QED

The Year’s Most Important Election is in Punjab

As the 2022 election season begins, many Australians will be focused as much on Washington as on Canberra. Australia’s elections will generate much reasoned debate, but the American midterms will probably generate more passion. Will Republicans sweep into the House of Representatives, dethroning Nancy Pelosi and invigorating the Fauci e-mail investigation? Will the Senate turn Republican before Joe Biden has the opportunity to appoint a justice to the Supreme Court? Tune in and watch the drama unfold.

Whoever wins power in Washington, the close relationship between Australia and the United States is unlikely to change. But one overseas election this year is likely to be much more consequential for Australia, and it’s not even a national election. It’s the 2022 Legislative Assembly election in Punjab.

Punjabis go to the polls this Sunday to fill all 117 seats in their unicameral Legislative Assembly. These elections are particularly relevant for Australia’s large and rapidly growing Sikh community, most of it composed of recent immigrants with close ties to their homeland. Confrontations between Sikh protesters and Hindu supporters of the Indian government even spilled over into intercommunal violence in Western Sydney last year. The December lynching of an unidentified man who apparently attempted to desecrate the Sikh holy book at the Golden Temple in Amritsar has further raised tensions.

The Punjab Assembly is currently dominated by the Indian National Congress (INC), which holds 77 seats. Its nearest rival holds just 13 seats, with India’s nationally dominant Bharatiya Janata Party (BJP) holding only 5. But the INC’s supermajority is based on garnering only a thin plurality of just 38.5 per cent of the vote in 2017, making the situation inherently unstable. With much voting occurring along caste and religious lines, the potential for violence is real.

India’s prime minister Narendra Modi remains popular nationally, but holds little personal appeal among Punjab’s Sikh community. Nonetheless, shifting political alliances have returned the BJP and its local coalition partners to a competitive position for 2022. But a third national party, the rapidly expanding Aam Aadmi Party (AAP), is actually tipped to win the largest vote proportion, according to the most recent poll.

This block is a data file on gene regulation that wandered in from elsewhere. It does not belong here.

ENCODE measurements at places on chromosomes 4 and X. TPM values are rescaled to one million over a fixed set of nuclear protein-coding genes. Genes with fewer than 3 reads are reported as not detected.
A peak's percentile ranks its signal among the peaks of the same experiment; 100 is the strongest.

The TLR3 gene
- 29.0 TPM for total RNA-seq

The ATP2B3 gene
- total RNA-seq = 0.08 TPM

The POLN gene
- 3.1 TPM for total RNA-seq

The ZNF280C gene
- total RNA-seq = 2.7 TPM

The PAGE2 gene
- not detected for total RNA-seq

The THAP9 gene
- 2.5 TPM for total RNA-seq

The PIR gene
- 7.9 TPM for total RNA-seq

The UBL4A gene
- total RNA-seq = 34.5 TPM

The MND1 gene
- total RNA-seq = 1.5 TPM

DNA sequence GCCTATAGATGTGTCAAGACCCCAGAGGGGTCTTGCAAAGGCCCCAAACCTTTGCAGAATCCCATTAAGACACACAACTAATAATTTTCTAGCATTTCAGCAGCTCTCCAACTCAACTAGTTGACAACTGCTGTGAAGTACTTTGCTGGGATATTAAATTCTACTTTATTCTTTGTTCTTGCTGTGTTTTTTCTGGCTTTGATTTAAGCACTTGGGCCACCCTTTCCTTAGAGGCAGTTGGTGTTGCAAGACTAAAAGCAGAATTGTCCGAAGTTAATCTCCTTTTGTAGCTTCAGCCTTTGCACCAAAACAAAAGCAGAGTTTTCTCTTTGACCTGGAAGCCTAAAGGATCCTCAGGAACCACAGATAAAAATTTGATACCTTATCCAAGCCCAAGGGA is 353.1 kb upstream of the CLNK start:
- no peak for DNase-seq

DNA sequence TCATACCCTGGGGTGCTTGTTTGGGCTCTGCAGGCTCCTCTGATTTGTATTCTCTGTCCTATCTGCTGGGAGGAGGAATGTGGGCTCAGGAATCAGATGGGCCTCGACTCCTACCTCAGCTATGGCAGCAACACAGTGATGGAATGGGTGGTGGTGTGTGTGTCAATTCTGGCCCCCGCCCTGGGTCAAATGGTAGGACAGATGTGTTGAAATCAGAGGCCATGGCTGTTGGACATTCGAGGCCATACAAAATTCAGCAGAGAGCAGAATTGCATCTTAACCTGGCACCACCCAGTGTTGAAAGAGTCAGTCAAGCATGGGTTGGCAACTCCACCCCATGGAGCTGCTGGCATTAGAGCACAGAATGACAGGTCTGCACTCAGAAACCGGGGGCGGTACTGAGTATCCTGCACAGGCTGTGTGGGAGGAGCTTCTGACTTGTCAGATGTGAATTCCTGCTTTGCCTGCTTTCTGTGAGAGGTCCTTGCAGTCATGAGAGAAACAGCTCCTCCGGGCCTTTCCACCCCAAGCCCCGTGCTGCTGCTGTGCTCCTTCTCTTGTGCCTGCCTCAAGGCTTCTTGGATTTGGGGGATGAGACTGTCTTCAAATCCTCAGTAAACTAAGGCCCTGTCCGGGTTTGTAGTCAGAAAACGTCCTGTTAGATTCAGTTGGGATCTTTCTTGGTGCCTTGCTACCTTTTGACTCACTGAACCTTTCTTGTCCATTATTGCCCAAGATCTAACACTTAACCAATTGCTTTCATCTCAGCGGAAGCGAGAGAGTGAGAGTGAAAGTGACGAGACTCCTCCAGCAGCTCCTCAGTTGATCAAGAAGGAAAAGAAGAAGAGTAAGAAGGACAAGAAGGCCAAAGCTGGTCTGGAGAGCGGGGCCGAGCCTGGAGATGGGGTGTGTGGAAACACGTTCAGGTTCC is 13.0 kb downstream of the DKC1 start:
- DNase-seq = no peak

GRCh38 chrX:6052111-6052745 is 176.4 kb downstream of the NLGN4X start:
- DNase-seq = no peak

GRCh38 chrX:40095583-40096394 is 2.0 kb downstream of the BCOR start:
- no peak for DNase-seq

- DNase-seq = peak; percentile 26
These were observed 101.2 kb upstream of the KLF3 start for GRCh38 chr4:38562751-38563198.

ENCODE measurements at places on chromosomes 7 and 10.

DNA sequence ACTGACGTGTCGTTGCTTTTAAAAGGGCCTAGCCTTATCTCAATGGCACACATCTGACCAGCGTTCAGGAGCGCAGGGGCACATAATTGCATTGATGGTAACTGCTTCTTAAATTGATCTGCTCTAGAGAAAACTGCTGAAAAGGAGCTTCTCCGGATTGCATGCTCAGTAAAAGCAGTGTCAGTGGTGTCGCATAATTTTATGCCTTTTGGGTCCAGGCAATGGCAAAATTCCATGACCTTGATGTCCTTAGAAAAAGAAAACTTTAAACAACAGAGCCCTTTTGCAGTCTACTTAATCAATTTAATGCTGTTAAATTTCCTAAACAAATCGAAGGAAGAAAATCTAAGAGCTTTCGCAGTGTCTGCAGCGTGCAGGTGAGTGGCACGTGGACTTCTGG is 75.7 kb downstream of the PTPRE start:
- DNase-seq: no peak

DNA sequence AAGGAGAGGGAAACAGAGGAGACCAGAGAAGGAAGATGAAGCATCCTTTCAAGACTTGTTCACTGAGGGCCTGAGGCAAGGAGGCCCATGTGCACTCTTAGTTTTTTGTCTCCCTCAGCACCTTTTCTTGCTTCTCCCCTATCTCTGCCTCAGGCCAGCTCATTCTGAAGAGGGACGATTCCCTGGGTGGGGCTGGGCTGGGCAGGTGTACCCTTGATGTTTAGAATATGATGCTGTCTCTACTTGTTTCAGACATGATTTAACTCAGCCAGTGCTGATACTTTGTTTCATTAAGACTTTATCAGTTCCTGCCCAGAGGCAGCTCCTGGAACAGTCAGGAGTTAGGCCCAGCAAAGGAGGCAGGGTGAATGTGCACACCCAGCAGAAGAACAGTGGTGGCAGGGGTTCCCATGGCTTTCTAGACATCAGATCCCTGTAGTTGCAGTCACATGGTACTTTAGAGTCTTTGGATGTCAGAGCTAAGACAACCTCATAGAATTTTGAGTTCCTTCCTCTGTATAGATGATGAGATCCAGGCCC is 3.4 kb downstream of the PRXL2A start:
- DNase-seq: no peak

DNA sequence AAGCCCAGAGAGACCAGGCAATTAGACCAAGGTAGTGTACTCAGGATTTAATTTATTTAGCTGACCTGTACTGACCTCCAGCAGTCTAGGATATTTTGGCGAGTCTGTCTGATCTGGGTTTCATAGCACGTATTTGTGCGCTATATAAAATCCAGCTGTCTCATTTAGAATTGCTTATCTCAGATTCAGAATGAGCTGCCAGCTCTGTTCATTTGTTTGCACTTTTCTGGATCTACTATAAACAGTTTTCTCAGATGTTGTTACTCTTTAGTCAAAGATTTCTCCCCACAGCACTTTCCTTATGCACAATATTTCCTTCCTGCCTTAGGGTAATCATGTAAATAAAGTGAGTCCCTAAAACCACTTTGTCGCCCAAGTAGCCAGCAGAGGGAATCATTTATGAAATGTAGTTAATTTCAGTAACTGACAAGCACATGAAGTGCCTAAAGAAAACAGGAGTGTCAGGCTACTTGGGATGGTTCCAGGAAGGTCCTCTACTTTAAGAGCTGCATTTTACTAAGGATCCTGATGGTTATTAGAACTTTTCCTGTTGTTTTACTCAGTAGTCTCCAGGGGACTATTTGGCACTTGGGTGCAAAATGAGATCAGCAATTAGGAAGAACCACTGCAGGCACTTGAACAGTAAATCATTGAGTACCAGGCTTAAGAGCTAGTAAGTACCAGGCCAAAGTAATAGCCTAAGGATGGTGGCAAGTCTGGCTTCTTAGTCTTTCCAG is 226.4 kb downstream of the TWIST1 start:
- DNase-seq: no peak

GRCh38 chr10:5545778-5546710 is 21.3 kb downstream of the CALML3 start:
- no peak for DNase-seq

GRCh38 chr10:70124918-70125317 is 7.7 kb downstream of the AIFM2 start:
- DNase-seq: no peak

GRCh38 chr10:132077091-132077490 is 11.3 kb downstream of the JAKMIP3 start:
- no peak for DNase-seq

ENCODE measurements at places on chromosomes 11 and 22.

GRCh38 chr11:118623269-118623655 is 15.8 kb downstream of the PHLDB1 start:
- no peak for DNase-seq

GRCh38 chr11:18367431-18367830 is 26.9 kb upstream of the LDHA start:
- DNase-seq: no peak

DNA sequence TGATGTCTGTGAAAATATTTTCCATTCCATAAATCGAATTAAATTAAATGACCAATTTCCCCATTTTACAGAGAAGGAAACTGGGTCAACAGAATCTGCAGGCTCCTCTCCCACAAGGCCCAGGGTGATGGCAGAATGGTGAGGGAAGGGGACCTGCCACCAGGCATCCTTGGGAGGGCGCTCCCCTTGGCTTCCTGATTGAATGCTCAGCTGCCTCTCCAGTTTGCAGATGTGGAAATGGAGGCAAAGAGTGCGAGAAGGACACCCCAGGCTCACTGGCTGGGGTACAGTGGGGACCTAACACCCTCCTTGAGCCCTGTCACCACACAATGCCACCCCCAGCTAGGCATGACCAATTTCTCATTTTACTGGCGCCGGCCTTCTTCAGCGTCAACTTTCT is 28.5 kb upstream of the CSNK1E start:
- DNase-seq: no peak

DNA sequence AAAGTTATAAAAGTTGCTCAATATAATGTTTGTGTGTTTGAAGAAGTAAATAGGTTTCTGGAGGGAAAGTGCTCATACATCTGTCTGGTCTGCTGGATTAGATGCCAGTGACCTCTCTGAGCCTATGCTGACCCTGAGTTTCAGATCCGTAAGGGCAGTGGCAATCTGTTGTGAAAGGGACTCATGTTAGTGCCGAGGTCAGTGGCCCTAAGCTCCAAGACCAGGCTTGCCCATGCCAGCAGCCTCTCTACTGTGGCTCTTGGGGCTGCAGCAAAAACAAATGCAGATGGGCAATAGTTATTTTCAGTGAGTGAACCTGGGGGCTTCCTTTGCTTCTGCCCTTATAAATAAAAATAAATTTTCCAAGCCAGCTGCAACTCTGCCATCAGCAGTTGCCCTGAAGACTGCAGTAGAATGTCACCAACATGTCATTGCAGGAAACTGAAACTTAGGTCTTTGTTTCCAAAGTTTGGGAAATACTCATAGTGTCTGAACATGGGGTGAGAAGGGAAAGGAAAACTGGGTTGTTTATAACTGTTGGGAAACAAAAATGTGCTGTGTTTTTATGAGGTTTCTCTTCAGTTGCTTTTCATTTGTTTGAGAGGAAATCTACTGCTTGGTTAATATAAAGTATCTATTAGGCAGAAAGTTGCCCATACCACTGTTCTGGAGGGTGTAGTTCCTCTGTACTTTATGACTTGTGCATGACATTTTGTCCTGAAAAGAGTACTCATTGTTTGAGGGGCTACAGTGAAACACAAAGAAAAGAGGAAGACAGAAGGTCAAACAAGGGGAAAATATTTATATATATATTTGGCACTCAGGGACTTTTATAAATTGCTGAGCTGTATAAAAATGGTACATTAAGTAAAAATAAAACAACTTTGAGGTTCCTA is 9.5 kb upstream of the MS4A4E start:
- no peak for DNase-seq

All three major electoral coalitions are fronted by Sikh candidates. This reflects the historical status of Punjab as the Sikh homeland: most of India’s 21 million Sikhs live in Punjab. But Sikhs make up only 58 per cent of Punjab’s total population, leaving many non-Sikhs potentially feeling disenfranchised in Punjabi politics. Caste divisions also complicate the situation, cutting across religious lines.

Punjab, the ‘sword arm of India’, looms large in the Anglo-Australian imperial imagination. The historical territory of Punjab was enormous, taking in today’s Punjab, Haryana, and much of Himachal Pradesh states in India as well as the Punjab and Khyber Pakhtunkhwa (formerly North-West Frontier) provinces in Pakistan. It is the land of the Sikh Empire, the Golden Temple, and the ‘Lion of Punjab’ Ranjit Singh.

It was also the land of Partition. Roughly 1 million people were killed in partition of India in 1947 (no one knows the exact number), must of them in Punjab. Punjab later experienced a wave of Sikh separatist terrorism in the 1980s that was aggressively suppressed by the Indian government. In 1983, when Sikh extremists occupied the Golden Temple in Amritsar, the Indian Army stormed the complex in a bloodbath that killed thousands on both sides. Later that year, India’s prime minister Indira Gandhi was assassinated by two of her Sikh bodyguards.

The Punjabi separatist ‘Khalistan’ movement is now largely dormant in India, but it remains active in exile, with important hubs in Canada and the United Kingdom. Australia’s Indian diaspora community has historically avoided the exported conflicts that have plagued other countries, but that relative peace may be coming to an end. For example, a Hindu Indian student who had been jailed for assaulting Sikhs in western Sydney was hailed as a hero on his return to his native Haryana. He claimed his violence had been motivated by protecting the Indian flag against Sikh separatist desecration.